Hot Rod Magazine has an excellent on-line article about recurving GM HEI distributors. However, the ignition timing requirements of propane-fueled engines are slightly different that of gasoline engines. Jay Storer (Economy or Performance Propane Fuel Conversions for Automotive Engines (1986-01-24)) recommends that maximum mechanical (centrifugal) ignition advance not exceed 28°-30°. Full advance should come in by 2250 to 2500 RPM. Initial advance should be 10° BTDC. Total advance (mechanical + vacuum) should not exceed 40° to 46°. Similarly, another rule of thumb is 14-14-14, which is 14° initial, 14° mechanical advance (total mechanical = 28°) and 14° vacuum advance (mechanical + vacuum = 42°).
This recommendation is a guide for the starting point for relatively stock gasoline engines converted to propane. Modified engines (such as higher compression) will likely require timing curves different than those provided above.
To check whether my own timing is within range, I painted timing marks on my damper for 28°-30° and for 40°-46°. I replaced my centrifugal timing weights with a Moroso HEI Advance Curve Kit (PN 72300) and my vacuum advance pod with a Proform PN 66952C adjustable vacuum advance.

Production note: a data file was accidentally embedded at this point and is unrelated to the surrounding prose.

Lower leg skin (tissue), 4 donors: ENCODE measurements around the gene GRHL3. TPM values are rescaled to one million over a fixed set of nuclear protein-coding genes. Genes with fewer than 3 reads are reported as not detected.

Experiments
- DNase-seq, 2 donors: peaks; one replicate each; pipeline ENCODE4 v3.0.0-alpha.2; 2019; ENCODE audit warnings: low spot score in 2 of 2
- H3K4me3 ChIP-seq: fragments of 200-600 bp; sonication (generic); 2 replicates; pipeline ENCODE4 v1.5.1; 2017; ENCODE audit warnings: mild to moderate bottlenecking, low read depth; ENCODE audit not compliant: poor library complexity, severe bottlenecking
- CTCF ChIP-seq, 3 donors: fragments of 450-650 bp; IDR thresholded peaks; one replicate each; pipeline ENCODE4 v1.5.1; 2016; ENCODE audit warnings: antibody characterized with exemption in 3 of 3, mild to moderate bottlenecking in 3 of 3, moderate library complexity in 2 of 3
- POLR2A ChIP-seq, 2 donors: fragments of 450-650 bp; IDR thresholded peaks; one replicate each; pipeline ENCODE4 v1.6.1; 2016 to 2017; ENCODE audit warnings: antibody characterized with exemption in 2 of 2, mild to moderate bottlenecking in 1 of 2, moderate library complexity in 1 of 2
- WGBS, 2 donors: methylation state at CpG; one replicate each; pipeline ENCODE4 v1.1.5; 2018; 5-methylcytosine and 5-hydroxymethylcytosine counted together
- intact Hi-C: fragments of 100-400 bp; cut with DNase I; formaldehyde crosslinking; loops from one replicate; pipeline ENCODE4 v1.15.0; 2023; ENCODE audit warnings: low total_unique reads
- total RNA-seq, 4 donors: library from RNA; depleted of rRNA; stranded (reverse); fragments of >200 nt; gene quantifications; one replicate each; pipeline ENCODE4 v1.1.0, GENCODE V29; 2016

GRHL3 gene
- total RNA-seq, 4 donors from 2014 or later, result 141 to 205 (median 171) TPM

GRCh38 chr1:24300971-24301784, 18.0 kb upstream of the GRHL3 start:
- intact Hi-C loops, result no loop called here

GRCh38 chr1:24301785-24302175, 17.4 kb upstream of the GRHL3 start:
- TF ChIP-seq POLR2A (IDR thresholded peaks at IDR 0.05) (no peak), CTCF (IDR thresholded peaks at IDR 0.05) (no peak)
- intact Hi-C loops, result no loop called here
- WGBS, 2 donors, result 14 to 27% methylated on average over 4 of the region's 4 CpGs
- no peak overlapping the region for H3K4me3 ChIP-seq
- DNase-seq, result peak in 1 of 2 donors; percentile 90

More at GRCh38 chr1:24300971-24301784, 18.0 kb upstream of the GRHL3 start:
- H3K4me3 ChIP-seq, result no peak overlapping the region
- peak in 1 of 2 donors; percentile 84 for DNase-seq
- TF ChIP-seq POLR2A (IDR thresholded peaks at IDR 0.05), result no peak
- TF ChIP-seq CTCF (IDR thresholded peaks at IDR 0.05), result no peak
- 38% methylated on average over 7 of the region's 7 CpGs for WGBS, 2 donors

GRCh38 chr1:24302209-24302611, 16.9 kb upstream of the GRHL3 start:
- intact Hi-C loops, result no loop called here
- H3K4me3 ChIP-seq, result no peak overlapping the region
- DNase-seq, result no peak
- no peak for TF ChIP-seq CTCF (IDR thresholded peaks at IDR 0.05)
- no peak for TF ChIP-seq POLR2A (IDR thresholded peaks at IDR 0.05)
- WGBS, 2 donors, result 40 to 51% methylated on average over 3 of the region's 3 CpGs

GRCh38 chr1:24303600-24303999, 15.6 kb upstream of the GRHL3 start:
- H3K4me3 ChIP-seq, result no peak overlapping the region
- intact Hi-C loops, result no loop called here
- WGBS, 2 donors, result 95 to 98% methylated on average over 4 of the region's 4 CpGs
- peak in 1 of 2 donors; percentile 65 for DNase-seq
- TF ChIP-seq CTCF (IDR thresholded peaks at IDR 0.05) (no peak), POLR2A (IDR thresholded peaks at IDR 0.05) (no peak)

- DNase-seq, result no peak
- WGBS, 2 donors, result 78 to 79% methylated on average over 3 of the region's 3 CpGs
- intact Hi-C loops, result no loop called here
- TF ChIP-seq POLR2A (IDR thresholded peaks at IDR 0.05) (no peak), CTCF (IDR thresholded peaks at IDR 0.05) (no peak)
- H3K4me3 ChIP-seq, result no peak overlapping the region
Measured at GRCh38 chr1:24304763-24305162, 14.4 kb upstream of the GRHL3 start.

|Moroso||Mechanical Advance Kit||72300|
|Moroso||Adjustable Vacuum Advance||72315|
|Mr Gasket||Mechanical Advance Kit||929|
|Mr Gasket||Adjustable Vacuum Advance||31075|
|Mr Gasket||Mech & Vac Advance Kit||6011|
|Pertronix||Mechanical Advance Kit||D9001|
|Pertronix||Adjustable Vacuum Advance||D9006|
|Proform||Mechanical Advance Kit||66948C|
|Proform||Adjustable Vacuum Advance||66952C|
Although the Moroso instruction sheet shows 24° crankshaft degrees all in by 5000 RPM with the lightest springs, my observation shows that it actually comes in fully around 2500 RPM. My measurements show that 12° initial advance provides about 30° maximum mechanical advance using the lightest springs of the Moroso kit. Other manufacturers centrifugal advance kits should be similar.
If timing tape is not available for your engine, cut a thin strip of paper to the segment length (as calculated below) and tape it to the damper with one end in the 0° TDC mark. The strip of paper should then be placed in the direction of rotation to show the advance timing mark lining up with the stationary TDC mark on the engine.
The calculation for the painted-on timing marks is quite straightforward:
|Advance Length||= 28° / 360° x 2 x PI||0.489 radians|
|Segment Length||= 6.75" / 2 x 0.489 radians||1.649"|
Because less dense fuel mixtures (as you would find under high vacuum cruising conditions) burn at a slower rate than denser fuel mixtures (as you would find at wide open throttle), the spark needs to occur sooner in the combustion cycle. Engines were provided with vacuum advance to provide this additional advance at high manifold vacuum levels. Vacuum advance was simply a vacuum-operated piston that pulled the breaker plate or magnetic pickup assembly around the distributor shaft. Engines came with a variety of vacuum advance units from the factory satisfy the sometimes conflicting requirements of emissions and fuel economy.